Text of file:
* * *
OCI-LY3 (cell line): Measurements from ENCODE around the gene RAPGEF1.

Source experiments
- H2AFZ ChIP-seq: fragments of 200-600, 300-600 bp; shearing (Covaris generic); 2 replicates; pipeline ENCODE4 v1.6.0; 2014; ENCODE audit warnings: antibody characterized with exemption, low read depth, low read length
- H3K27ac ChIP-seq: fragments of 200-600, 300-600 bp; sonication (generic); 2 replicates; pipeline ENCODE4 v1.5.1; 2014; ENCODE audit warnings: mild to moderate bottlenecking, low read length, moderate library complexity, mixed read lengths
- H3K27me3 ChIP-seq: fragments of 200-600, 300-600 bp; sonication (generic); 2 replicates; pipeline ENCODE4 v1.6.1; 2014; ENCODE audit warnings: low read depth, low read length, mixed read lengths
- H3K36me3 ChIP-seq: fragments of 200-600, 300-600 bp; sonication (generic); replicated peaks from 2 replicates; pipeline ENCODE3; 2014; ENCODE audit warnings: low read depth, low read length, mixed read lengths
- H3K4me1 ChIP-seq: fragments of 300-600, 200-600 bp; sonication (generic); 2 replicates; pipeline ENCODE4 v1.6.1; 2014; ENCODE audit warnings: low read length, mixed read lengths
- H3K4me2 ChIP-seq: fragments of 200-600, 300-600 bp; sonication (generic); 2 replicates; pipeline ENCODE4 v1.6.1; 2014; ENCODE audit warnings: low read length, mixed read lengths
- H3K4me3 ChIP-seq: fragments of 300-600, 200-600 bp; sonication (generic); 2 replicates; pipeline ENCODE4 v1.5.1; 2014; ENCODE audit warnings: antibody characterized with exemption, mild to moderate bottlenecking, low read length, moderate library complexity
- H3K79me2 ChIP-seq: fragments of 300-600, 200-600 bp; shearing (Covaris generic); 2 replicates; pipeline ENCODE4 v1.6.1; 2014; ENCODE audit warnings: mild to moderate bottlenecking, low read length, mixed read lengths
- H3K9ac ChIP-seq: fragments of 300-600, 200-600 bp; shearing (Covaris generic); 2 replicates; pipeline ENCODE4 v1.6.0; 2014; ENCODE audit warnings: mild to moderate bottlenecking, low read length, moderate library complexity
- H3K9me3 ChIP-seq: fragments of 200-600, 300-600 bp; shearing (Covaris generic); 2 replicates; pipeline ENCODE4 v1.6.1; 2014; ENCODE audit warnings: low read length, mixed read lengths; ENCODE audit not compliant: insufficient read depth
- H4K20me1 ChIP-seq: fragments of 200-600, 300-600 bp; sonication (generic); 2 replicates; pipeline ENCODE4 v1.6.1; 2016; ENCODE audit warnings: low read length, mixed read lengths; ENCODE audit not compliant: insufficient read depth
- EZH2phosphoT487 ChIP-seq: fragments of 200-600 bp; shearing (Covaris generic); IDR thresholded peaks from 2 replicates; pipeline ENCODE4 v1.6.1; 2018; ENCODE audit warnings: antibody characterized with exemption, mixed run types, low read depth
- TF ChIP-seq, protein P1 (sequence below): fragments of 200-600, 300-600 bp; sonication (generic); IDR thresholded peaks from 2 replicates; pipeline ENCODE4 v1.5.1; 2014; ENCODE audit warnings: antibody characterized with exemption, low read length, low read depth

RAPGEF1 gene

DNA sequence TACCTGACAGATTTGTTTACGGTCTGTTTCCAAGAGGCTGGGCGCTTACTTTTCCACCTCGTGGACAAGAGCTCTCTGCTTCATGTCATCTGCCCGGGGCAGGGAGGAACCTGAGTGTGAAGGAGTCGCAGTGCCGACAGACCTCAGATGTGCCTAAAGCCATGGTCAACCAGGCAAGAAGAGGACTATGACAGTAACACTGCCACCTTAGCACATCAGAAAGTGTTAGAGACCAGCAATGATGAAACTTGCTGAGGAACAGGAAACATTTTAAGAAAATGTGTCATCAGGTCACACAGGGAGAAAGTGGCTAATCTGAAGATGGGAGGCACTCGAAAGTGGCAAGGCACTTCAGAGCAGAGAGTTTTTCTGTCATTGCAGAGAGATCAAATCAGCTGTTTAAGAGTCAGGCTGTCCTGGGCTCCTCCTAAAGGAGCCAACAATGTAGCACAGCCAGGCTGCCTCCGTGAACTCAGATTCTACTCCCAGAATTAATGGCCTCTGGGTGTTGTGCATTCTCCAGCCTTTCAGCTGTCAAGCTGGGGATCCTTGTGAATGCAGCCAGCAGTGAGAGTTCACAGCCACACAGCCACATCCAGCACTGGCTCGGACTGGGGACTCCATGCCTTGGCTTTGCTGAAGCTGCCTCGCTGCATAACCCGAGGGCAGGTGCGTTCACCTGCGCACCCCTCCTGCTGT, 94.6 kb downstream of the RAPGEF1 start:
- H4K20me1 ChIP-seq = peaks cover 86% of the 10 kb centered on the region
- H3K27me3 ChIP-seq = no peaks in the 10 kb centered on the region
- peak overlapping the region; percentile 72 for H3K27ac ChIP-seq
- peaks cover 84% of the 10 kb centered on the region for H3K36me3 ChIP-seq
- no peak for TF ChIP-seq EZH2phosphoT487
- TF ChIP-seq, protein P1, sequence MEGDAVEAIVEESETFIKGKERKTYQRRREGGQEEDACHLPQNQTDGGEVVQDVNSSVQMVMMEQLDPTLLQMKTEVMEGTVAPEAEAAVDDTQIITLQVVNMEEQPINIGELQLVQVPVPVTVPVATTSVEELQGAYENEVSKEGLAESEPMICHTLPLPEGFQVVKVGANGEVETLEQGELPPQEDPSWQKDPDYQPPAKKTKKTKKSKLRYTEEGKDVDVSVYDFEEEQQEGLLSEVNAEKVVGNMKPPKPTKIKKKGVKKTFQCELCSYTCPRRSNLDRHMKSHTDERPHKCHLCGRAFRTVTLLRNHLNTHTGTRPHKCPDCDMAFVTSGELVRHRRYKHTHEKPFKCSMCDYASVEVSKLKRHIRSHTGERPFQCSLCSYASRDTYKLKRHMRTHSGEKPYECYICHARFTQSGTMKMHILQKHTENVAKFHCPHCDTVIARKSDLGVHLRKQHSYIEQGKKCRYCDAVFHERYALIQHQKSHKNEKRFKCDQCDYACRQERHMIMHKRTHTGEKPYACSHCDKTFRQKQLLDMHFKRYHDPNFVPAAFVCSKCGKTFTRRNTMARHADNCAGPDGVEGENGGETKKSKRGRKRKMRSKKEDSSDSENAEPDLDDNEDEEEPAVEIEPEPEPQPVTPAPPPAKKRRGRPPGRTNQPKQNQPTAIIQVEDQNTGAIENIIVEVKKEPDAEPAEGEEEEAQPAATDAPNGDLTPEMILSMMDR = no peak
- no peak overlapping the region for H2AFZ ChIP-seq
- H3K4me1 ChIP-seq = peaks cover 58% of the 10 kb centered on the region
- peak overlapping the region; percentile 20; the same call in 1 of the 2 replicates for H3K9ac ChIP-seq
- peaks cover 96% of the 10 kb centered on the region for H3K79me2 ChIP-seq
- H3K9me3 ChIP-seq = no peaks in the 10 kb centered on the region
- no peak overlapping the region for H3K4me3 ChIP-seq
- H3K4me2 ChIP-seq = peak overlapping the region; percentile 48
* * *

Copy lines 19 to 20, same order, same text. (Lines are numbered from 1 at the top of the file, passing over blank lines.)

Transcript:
- H3K27me3 ChIP-seq = no peaks in the 10 kb centered on the region
- peak overlapping the region; percentile 72 for H3K27ac ChIP-seq